Morag Myerscough’s library pavilion

Graphic artist Morag Myerscough has created a pop-up pavilion to host an 18-week creative residency programme at the new Library of Birmingham.

Graphic artist Morag Myerscough has created a pop-up pavilion to host an 18-week creative residency programme at the new Library of Birmingham.

Myerscough’s pavilion will host a new event each week as part of the library’s Discovery Season: an arts programme curated by Capsule to celebrate the opening of the £189 million building, which houses a recording studio, an outdoor amphitheatre and gallery space as well as more than 800,000 books.

Hand-painted in Myerscough’s bold neon style, it features a series of words designed to reflect the programme’s diversity and will sit in the building’s foyer.

Artists taking over the space between September and December this year include Brian Homer, who will display photos of local residents in a re-imagining of the 1979 Handsworth Self Portrait Project; paper artist Yvette Hawkins, who has teamed up with digital media artist Benjamin French to launch an interactive book browsing installation, and illustration collective Girls Who Draw, which has designed a museum of mythical creatures.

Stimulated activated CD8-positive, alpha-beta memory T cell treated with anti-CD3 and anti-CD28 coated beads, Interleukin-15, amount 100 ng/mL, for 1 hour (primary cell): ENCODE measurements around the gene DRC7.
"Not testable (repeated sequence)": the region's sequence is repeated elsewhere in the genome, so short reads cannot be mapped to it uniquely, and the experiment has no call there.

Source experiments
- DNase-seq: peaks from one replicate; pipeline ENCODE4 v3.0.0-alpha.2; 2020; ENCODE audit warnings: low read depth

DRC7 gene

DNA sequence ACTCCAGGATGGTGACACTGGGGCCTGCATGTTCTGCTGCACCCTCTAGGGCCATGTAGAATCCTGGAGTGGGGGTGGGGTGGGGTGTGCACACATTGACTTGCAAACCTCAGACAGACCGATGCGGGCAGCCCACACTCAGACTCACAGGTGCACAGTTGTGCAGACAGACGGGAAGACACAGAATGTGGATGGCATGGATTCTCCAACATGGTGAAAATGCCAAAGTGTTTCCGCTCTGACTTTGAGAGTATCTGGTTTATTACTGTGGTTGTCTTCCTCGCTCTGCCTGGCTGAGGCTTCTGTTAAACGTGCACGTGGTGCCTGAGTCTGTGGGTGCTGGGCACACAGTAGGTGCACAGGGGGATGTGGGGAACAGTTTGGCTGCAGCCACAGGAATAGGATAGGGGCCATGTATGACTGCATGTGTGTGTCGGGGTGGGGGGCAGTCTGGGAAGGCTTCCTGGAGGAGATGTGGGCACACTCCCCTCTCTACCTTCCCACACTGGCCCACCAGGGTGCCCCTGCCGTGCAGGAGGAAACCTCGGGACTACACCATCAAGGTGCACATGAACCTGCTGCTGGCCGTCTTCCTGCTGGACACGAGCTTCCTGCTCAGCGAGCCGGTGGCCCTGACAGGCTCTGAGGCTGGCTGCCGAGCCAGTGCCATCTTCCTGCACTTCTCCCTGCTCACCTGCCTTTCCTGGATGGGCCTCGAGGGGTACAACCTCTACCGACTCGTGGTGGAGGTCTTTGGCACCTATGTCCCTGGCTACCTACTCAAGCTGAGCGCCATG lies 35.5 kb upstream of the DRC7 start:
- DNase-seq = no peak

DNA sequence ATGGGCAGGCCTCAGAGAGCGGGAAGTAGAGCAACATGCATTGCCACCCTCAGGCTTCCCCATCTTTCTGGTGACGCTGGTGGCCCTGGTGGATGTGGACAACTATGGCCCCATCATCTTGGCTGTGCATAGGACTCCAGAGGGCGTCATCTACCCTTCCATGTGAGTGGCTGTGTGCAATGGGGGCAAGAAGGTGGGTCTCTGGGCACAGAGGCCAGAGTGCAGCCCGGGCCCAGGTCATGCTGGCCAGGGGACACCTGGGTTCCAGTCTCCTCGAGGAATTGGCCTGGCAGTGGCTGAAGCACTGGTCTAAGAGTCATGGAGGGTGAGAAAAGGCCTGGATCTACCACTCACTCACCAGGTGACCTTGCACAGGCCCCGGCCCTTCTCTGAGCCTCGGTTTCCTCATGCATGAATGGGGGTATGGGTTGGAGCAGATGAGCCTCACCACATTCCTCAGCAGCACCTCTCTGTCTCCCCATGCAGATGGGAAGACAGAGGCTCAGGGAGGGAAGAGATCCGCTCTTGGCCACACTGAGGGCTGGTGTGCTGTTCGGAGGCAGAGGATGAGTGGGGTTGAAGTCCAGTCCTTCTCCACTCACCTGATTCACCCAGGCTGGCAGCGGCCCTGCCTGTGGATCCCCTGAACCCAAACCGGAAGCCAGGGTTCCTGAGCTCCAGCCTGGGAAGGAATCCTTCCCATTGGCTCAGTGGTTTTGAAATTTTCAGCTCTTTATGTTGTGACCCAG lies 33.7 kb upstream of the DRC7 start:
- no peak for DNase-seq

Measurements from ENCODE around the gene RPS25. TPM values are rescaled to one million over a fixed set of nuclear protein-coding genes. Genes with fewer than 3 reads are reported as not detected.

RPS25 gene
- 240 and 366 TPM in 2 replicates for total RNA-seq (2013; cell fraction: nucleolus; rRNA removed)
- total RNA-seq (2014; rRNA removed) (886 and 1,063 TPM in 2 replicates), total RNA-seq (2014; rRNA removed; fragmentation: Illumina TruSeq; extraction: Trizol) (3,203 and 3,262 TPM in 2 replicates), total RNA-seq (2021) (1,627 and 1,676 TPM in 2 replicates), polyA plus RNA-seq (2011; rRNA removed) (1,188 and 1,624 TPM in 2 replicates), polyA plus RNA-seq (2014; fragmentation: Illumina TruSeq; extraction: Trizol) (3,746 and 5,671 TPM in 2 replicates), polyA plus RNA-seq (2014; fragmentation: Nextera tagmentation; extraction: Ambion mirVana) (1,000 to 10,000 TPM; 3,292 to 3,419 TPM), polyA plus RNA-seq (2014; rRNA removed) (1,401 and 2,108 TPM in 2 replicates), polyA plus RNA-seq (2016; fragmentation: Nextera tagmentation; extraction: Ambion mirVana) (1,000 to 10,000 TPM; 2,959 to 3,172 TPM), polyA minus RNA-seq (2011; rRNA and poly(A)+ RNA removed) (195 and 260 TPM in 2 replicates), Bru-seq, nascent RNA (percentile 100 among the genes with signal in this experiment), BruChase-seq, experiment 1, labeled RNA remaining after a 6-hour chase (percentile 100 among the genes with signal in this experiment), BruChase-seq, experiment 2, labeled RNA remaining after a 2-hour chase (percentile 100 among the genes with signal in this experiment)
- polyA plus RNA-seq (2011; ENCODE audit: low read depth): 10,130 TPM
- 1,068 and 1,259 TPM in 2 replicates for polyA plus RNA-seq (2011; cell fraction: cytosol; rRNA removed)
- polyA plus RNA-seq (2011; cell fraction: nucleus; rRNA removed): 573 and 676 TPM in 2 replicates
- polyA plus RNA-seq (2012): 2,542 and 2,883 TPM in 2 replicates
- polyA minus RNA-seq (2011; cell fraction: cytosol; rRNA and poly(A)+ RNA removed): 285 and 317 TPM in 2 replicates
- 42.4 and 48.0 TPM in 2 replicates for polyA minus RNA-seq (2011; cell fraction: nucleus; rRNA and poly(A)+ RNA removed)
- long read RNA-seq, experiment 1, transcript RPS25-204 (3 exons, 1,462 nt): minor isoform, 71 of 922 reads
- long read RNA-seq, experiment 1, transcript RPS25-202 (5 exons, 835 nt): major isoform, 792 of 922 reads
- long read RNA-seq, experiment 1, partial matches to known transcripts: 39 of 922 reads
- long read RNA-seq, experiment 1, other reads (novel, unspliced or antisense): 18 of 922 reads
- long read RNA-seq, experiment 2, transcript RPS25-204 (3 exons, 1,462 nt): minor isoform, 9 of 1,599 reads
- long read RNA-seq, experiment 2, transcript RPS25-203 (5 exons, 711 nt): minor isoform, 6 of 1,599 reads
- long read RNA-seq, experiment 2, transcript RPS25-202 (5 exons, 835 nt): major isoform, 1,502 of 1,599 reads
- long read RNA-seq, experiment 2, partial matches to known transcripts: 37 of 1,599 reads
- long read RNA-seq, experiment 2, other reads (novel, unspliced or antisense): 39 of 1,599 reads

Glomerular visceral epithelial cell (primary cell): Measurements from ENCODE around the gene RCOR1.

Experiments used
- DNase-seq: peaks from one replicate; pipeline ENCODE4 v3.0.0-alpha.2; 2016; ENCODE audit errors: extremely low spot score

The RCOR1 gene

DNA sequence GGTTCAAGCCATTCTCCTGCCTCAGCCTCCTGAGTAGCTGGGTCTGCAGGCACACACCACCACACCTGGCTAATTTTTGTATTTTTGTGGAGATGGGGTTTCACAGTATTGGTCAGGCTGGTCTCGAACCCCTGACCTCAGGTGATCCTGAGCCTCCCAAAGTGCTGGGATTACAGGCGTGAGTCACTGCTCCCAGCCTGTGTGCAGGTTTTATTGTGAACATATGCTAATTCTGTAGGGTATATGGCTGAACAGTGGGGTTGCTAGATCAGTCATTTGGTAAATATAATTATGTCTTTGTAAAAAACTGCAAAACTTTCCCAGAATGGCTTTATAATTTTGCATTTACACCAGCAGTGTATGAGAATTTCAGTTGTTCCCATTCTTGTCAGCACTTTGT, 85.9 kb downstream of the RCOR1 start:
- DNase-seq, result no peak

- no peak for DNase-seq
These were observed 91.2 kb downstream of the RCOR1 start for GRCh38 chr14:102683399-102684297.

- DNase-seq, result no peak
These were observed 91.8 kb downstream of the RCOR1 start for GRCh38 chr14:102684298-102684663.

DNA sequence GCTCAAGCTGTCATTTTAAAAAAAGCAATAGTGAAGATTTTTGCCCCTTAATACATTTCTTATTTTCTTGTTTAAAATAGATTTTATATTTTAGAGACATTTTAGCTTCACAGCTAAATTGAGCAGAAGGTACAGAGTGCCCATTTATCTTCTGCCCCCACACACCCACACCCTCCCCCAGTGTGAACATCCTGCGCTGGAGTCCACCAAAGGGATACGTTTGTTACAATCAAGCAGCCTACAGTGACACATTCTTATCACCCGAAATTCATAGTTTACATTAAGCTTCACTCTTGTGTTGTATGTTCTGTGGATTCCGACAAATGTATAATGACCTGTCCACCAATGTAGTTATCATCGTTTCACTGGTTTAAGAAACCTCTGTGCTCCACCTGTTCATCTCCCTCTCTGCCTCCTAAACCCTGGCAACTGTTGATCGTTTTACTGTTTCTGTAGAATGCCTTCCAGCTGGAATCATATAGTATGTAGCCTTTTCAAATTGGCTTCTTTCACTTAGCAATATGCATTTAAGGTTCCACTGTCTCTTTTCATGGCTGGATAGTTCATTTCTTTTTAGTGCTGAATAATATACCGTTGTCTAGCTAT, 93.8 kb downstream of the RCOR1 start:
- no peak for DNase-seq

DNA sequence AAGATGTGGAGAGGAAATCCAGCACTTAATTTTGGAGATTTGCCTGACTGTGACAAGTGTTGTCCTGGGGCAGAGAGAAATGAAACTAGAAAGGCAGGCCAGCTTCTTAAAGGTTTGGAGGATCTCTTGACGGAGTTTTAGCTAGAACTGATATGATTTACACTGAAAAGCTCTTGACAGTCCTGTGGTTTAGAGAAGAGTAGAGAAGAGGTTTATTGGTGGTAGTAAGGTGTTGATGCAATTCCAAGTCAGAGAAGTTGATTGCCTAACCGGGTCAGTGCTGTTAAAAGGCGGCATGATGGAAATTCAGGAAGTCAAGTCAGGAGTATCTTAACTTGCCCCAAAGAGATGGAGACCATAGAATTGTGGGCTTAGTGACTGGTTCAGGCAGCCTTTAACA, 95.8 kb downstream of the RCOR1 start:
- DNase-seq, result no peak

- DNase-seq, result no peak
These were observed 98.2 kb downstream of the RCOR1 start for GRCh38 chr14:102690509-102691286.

Capsule has also curated a ‘Discovery Trail’ – a series of artworks that will lead visitors around the library and to its various collections. Laura Kate Chapman has decorated the Children’s Library and will lead drawing workshops for families; animator Matt Watkins has created an animation based on images and characters from The Audubon Book of American Birds (apparently the world’s most expensive book) and Su Blackwell has designed a paper sculpture referencing the building’s Shakespeare Collection (below).

The trail and events are part of an initiative to make the library a cultural and social venue, says Capsule co-founder Lisa Meyer.

“The 18-week residency is really a statement of intent – it’s designed to show visitors that the building is somewhere to have fun and learn. We wanted to give a flavour of lots of different creative practices but we also wanted to celebrate the idea of people making things themselves such as publishing, drawing and bookbinding, and showcase a number of organisations in the region,” she adds.

Myerscough’s bright and cheerful designs have been applied to a series of public spaces in London and Birmingham – she worked with Vital Arts on transforming the children’s wing at the Royal London Hospital, and has designed large-scale wall graphics for schools in both cities – you can read an interview with her from the May issue of Creative Review here.

The library’s Discovery Season will open next week and runs until December 22. For more info, visit

The September issue of Creative Review is available to buy direct from us here. Better yet, subscribe to make sure that you never miss out on a copy – you’ll save money too. Details here.

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